The Baker’s Wife has been one of my favorite musicals since I saw the World Premiere as part of the 1976 Los Angeles Civic Light Opera season. From its very beginnings it was tagged as a “problem show.” The leading lady was fired after opening night and Patti Lupone was hired as her replacement. When I saw the show a few days after opening, understudy Teri Ralston had been thrust into the role of Genevieve and it was her voice I heard first deliver one of the musical theatre’s greatest songs, “Meadowlark.” That was but one of the many gems in Stephen Schwartz’s lyrical score. The score so fascinated me, I put together a “mini” version during the 1991 Robby Awards at the Pasadena Playhouse featuring Teri Ralston, Michael G. Hawkins and Brian Lane Green. The pre-Broadway tour continued to San Francisco and Washington but never made it to Broadway, losing star Topol along the way. He was replaced by Paul Sorvino and he, Ralston, LuPone and Kurt Peterson recorded a cut down version of the score which became a cult classic. Several revivals have messed with both the book and the score, first in Santa Barbara in 1984, then at Los Angeles’ Coast Playhouse and at the Papermill Playhouse. In my opinion, the revisions only made the book worse. Bookwriter Joseph Stern died in 2010 and I keep hoping someone will eventually restore the book to its better beginning.
Actors Co-Op is currently presenting a revival of this rarely performed show. The story is a simple one, based on Marcel Pagnol and Jean Giono’s 1938 French film La Femme de Boulanger. A small town in rural France has been without a baker for many weeks and what is a Frenchman without his bread. The townsfolk are an argumentative group as it is, with long standing feuds between some of the menfolk. Finally baker Aimable (Greg Baldwin) arrives along with his new and much younger wife Genevieve (Chelle Denton). The town, led by M. le Marquis who is the Mayor (Christopher Maikish) and M. le Cure, the village priest (Tim Hodgin), welcome them with open arms. The baker’s creations are an instant hit but his young wife attracts a lot of gossip and the unwanted attentions of the Marquis’ studly chauffeur Dominique (Nick Echols). Unfortunately in the revised book, the townspeople have more backstory than the three leads. Motivation for their actions is sorely lacking. Except for a lyric line in “Gifts of Love,” you never really learn why Genevieve married the older Aimable. They have a prickly relationship but you are never given a solid clue as to why. In the original book, Aimable saved her from a scandal in their small town, her affair with a married man. Now they arrive from Marseille, a large city where such a scandal would not be noticed. The lyrics to Dominique’s “Proud Lady” have been leached of their lechery and he comes across as a love struck puppy, not a womanizer who is in love for the 23rd time as he was in the original version. Their second act duet “Endless Love” has been cut except for a brief instrumental interlude so you never see the adulterous couple interacting until Genevieve decides to leave Dominique with the plaintive “Where is the Warmth?” The first act finale feels anticlimactic, ending now a scene and a song after the powerful “Meadowlark.” The score that remains is still lovely and beautifully played by the five-piece band led by music director and conductor Jake Anthony. But where is the subtext, where are the characterizations that should give depth to the love triangle?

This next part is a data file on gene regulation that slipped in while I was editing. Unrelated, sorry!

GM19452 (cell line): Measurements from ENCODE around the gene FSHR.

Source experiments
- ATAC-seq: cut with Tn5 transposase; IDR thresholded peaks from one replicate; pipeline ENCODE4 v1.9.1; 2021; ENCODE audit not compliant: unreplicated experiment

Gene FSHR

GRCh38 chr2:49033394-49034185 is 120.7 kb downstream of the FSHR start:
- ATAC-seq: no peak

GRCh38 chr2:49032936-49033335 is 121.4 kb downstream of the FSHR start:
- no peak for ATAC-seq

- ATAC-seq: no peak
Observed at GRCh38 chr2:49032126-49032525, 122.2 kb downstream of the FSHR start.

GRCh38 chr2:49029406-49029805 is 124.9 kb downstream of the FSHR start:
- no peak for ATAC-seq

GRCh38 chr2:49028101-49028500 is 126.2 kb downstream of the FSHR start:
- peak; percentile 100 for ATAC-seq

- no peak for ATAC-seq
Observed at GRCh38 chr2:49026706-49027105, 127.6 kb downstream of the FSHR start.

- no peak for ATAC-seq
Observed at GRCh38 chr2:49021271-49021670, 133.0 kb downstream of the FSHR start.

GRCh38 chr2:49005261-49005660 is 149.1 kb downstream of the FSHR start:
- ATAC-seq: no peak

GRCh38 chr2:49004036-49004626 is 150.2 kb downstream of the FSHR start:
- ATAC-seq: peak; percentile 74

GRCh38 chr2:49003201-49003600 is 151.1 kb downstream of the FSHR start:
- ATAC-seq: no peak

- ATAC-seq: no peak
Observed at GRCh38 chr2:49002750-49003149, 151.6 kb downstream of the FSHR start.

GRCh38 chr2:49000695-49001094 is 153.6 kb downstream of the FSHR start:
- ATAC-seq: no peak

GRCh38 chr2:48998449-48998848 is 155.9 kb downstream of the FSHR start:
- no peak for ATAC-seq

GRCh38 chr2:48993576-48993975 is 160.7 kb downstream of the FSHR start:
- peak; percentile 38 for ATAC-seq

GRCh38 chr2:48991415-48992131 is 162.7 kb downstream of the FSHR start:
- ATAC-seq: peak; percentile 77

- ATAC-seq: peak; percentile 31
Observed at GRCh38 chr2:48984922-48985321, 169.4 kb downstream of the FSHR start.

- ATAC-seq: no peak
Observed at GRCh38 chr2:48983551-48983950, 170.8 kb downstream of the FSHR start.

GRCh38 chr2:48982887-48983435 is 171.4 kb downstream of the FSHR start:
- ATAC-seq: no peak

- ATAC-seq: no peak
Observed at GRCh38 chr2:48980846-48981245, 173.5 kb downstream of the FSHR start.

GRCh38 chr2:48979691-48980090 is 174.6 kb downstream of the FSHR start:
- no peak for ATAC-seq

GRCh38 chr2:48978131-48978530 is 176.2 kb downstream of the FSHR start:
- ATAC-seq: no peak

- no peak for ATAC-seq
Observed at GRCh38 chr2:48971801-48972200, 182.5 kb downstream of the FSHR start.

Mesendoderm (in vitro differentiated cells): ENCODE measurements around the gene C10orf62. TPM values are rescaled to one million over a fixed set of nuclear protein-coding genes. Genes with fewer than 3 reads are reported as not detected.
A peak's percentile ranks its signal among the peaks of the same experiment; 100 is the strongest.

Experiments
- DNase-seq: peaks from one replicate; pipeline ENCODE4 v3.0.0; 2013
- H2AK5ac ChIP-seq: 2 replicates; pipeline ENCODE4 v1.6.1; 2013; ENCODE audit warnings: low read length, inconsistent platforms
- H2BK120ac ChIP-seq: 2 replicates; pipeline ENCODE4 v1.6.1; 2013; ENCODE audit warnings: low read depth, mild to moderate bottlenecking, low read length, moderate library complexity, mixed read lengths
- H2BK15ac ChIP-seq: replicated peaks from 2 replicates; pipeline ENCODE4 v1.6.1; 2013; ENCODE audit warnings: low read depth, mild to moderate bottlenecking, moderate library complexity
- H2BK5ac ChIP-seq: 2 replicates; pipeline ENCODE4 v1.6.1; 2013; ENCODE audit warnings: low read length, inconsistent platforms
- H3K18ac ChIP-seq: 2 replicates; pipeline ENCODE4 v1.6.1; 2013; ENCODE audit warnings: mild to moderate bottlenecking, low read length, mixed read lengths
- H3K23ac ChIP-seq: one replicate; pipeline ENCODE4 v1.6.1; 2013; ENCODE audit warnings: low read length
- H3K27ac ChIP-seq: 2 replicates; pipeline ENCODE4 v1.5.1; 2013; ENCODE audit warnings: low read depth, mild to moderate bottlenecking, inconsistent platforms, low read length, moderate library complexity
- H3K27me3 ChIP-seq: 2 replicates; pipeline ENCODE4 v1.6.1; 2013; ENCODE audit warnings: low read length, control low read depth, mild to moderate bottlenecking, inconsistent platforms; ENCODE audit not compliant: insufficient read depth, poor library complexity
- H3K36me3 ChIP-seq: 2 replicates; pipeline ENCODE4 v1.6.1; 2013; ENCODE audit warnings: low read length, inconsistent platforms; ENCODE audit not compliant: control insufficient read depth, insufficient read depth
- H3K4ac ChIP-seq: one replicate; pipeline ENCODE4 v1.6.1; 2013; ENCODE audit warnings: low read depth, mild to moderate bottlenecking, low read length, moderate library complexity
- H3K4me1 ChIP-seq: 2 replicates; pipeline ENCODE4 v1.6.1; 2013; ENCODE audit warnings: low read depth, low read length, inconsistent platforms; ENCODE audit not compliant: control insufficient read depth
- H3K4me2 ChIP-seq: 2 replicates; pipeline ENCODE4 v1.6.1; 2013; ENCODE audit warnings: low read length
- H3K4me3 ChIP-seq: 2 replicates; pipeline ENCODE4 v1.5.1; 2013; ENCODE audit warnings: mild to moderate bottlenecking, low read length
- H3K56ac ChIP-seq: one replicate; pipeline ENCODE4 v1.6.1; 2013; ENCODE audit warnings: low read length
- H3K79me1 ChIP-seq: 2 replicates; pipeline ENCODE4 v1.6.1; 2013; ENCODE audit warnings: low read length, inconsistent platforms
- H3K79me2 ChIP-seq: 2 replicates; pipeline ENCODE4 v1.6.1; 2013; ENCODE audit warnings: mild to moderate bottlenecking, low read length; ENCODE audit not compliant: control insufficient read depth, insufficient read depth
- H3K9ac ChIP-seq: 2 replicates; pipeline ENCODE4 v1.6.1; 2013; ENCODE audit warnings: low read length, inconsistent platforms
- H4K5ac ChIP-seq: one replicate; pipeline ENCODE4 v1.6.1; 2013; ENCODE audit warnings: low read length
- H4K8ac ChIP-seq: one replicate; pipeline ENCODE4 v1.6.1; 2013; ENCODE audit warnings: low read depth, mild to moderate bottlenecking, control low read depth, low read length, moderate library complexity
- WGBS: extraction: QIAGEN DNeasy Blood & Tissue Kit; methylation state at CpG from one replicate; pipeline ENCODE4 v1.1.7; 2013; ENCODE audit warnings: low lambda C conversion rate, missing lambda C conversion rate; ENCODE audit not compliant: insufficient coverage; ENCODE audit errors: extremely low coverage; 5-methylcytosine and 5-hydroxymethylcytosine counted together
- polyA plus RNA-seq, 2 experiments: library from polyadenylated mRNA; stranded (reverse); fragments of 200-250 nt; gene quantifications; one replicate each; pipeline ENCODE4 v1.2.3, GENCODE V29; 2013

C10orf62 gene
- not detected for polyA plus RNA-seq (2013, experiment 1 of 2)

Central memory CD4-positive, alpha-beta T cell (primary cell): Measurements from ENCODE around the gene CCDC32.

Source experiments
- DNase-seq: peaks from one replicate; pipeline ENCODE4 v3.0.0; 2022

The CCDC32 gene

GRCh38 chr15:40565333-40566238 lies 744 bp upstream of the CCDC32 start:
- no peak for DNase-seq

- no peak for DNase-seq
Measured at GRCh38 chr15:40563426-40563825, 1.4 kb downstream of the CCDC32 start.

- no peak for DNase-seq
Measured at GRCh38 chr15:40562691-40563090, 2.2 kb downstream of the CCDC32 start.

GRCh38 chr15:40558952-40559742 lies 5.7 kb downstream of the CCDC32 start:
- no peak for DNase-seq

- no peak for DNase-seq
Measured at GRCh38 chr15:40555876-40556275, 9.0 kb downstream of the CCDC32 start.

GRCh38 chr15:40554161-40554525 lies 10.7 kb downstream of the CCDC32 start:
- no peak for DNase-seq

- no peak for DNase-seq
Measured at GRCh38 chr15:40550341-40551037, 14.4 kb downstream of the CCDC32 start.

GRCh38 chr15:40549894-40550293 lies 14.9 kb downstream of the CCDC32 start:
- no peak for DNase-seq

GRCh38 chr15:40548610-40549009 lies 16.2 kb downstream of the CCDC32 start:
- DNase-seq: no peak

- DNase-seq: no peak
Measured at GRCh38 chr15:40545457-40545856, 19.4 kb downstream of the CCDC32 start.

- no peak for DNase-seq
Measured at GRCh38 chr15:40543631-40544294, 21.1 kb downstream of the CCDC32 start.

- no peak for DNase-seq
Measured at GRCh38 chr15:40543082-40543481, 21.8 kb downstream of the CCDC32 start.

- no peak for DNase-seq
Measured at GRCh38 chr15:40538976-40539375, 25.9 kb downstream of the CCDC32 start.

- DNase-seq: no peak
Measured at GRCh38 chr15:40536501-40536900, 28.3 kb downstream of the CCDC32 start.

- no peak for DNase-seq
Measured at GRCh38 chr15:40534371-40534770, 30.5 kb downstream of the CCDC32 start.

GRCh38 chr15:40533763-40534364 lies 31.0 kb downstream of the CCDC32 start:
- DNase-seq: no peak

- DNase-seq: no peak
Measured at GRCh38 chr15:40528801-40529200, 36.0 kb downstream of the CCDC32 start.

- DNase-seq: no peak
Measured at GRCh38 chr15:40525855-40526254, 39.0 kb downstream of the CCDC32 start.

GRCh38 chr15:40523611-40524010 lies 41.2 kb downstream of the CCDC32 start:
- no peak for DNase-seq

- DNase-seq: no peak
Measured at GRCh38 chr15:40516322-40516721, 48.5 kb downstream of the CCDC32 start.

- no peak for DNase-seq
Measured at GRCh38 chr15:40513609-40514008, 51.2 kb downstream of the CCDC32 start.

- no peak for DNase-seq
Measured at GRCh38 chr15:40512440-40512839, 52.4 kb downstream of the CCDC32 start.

The large cast is in fine voice and director Richard Israel has given the show a lively touch. Unfortunately Julie Hall’s choreography mostly consists of the villagers doing a kick line across the stage while hoisting bread products over their heads. Maikish is slyly smooth as the randy Marquis who lives with his three “nieces” to the consternation of his villagers. Treva Tegtmeier provides some spark as Denise and delivers a lovely “Chanson.” If you have never seen The Baker’s Wife and are unfamiliar with this beautiful score, by all means, see this production. I at least have my memories of nearly 40 years and that original cast album.
Actors Co-Op,1760 N. Gower St. in Hollywood. Ends Oct. 25. 323-462-8460 or www.actorsco-op.org